In 1997, Zhang Xiaogang held his first solo exhibition at the Beijing Central Academy of Art. The Bloodline series was widely recognized and became his representative works. The figures in Zhang's paintings were painted according to the image in traditional Chinese family portrait photographs. Yet, Zhang deliberately depicted them as inert, cold, and stiff individuals with vague facial features and expressions. He also highlighted their uniform, unisex revolutionary uniforms. Zhang implied that these figures formed a "whole", without their own family but to be merged in the "Big Family" of their country. With the ideologies of the Cultural Revolution, where political movements and social mobilizations followed one another, political slogans such as "Chairman Mao should relate to you closer to you than your father and mother" were widespread across the country. Such movements destroyed the traditional value of the core family, where the nation had officially replaced the family units. Political and social identities had overshadowed natural affections within a family; collectivism and uniformity were valued over individuality and the intimate familial relationships. Zhang Xiaogang has once stated: "We all live in a big family. The first lesson we have to learn is how to protect ourselves and keep our experiences locked up in an inner chamber away from the prying eyes of others, while at the same time living in harmony as a member of this big family. In this sense, the family is a unit for the continuity of life and an idealized mechanism for procreation. It embodies power, hope, life, envy, lies, duty and love. The family becomes the standard model and the focus for the contradictions of life experiences. We interact and depend on each other for support and assurance." Such obscured family relation is indeed the personal experience of the artist. It is also his treatment to interpret the changes of different layers of relationship between individuals, families, and the country, which has thus become the core theme of the series.
In the canvas featured here from 2000, Zhang presents an unusual vertical format with Bloodline: Big Family - Father and Daughter (Lot 2034). The figure of the father anchors the composition, with his daughter presumably sitting on his lap. As the series evolved, Zhang highlighted his core themes with a more conceptual execution in his motifs. He began to focus less on capturing the "soul" of individuals, family members, and his close friends, and instead highlighting the emotional and associative experience of the viewer through his carefully calibrated aesthetic choices. Here, the father seems young, wrinkle-free, almost straining to fulfill the responsibilities of adulthood by adopting a stoicism and seriousness beyond his years. His smooth features and unfocused eyes render him a vague and illusive presence. In contrast, the little girl on his lap is highlighted in a sentimental pink color, staring plaintively out of the canvas at the viewer. She sits slightly askew, as if toppling slowly off her father's lap, or displaying the restlessness of a child unable to sit calmly for a formal portrait. Nonetheless, she has the same seriousness of expression as that her father, a likeness reinforced by the resemblances between the set of their mouths and the arch of their noses.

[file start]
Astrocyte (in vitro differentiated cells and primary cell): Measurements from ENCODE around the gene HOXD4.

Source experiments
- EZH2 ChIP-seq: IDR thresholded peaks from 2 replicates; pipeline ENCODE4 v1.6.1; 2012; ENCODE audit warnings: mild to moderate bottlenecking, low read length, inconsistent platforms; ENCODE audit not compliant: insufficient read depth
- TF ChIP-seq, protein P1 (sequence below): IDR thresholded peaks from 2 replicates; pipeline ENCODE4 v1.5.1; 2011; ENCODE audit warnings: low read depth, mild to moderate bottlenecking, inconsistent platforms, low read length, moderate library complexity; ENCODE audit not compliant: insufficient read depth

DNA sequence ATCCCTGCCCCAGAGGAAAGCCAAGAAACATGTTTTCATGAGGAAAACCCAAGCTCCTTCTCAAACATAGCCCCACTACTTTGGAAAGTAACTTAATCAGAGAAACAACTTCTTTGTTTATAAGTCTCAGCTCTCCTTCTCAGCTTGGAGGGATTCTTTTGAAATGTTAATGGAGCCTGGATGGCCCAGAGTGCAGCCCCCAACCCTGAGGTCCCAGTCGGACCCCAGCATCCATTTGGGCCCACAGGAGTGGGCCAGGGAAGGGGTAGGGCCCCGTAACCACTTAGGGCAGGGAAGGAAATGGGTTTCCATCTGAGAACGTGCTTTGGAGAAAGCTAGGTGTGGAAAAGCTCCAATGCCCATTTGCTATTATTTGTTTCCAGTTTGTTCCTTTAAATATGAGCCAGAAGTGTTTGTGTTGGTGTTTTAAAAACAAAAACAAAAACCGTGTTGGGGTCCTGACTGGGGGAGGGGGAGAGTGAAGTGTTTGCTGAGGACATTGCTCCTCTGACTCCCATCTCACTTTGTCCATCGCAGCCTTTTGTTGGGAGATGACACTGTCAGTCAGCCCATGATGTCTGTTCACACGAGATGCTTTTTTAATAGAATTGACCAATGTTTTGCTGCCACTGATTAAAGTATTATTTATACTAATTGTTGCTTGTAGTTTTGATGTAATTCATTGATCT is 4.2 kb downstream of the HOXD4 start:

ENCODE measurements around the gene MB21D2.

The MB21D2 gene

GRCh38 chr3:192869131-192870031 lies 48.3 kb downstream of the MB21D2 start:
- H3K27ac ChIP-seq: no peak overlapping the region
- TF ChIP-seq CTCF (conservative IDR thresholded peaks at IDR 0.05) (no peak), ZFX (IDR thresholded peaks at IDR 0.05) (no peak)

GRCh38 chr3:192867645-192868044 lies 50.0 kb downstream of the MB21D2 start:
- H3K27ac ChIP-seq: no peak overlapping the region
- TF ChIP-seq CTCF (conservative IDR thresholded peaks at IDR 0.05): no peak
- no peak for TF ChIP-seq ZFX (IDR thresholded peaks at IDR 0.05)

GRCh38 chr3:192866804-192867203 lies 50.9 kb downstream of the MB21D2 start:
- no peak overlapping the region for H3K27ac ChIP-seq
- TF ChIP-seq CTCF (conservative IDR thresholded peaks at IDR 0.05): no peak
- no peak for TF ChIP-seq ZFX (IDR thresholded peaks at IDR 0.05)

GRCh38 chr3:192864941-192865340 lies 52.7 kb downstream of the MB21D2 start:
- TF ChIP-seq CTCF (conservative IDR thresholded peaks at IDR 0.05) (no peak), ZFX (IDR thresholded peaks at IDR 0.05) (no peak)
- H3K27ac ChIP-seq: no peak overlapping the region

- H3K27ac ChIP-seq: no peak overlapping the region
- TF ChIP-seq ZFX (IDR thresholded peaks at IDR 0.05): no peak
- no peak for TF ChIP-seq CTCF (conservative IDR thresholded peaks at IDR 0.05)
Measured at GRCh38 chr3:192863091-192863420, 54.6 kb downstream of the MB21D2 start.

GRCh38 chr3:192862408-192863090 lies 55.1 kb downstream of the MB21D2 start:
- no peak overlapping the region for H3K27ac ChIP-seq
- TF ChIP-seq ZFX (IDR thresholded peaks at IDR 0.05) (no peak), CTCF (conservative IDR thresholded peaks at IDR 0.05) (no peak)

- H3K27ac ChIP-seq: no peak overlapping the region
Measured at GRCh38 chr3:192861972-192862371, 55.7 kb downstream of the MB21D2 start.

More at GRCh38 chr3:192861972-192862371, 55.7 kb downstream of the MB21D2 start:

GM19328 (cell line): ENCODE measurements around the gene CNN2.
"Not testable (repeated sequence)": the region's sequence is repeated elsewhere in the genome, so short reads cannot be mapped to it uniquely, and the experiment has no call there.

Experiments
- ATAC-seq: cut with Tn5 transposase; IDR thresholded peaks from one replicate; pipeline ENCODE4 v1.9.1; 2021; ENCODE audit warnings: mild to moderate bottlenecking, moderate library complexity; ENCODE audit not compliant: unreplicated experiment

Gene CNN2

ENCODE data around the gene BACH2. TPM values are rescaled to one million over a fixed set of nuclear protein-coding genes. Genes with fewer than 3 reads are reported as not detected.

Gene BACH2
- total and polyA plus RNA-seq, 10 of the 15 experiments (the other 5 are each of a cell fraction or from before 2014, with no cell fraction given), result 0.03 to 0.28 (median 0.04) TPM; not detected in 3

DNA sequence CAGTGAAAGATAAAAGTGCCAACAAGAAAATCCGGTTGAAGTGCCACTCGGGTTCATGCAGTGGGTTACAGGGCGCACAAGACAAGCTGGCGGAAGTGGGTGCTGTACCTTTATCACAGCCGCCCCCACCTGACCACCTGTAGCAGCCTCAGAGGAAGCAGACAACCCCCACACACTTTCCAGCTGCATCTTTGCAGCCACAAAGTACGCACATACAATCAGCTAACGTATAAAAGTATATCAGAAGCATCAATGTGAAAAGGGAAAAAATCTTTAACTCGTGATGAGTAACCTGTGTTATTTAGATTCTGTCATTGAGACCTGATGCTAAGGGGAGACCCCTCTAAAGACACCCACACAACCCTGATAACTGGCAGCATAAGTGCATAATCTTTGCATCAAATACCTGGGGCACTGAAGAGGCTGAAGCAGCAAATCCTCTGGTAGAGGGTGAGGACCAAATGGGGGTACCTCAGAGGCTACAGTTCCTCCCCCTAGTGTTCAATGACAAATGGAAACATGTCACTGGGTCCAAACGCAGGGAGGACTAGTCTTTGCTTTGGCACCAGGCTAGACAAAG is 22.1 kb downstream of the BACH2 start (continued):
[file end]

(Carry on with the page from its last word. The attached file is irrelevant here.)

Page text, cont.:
Zhang applies monochrome colours flatly in many layers, imitating the technique in traditional Chinese charcoal painting, and transformed it into his own artistic language. The result illustrates a misty and soft tone and creates a surrealistic sense of distance to express the artist's nostalgia. It seemingly brings viewer back to a past era to reminisce a sad story. In terms of the treatment of light, Zhang continues with his Expressionist and Surrealist style. The light seems to be shining on the figures from the back, yet it is difficult to identify the source. It makes one wonder if the source of light is indeed coming from the front. The birthmark-like patches of colour on the figures are seemingly accentuated by the light, or they are indeed patches of light shining on the faces of the figures, continuously changing their positions. These patches resemble discoloured marks on old photographs, amplifying the nostalgic feeling of the works, at the same time seems to reveal the anxiety, confusion and sensitivity of that generation of people. The figures of Zhang are rid of the boundary of time. They no long belong to a specific place and time, instead telling the story of their time in an eternal imagery.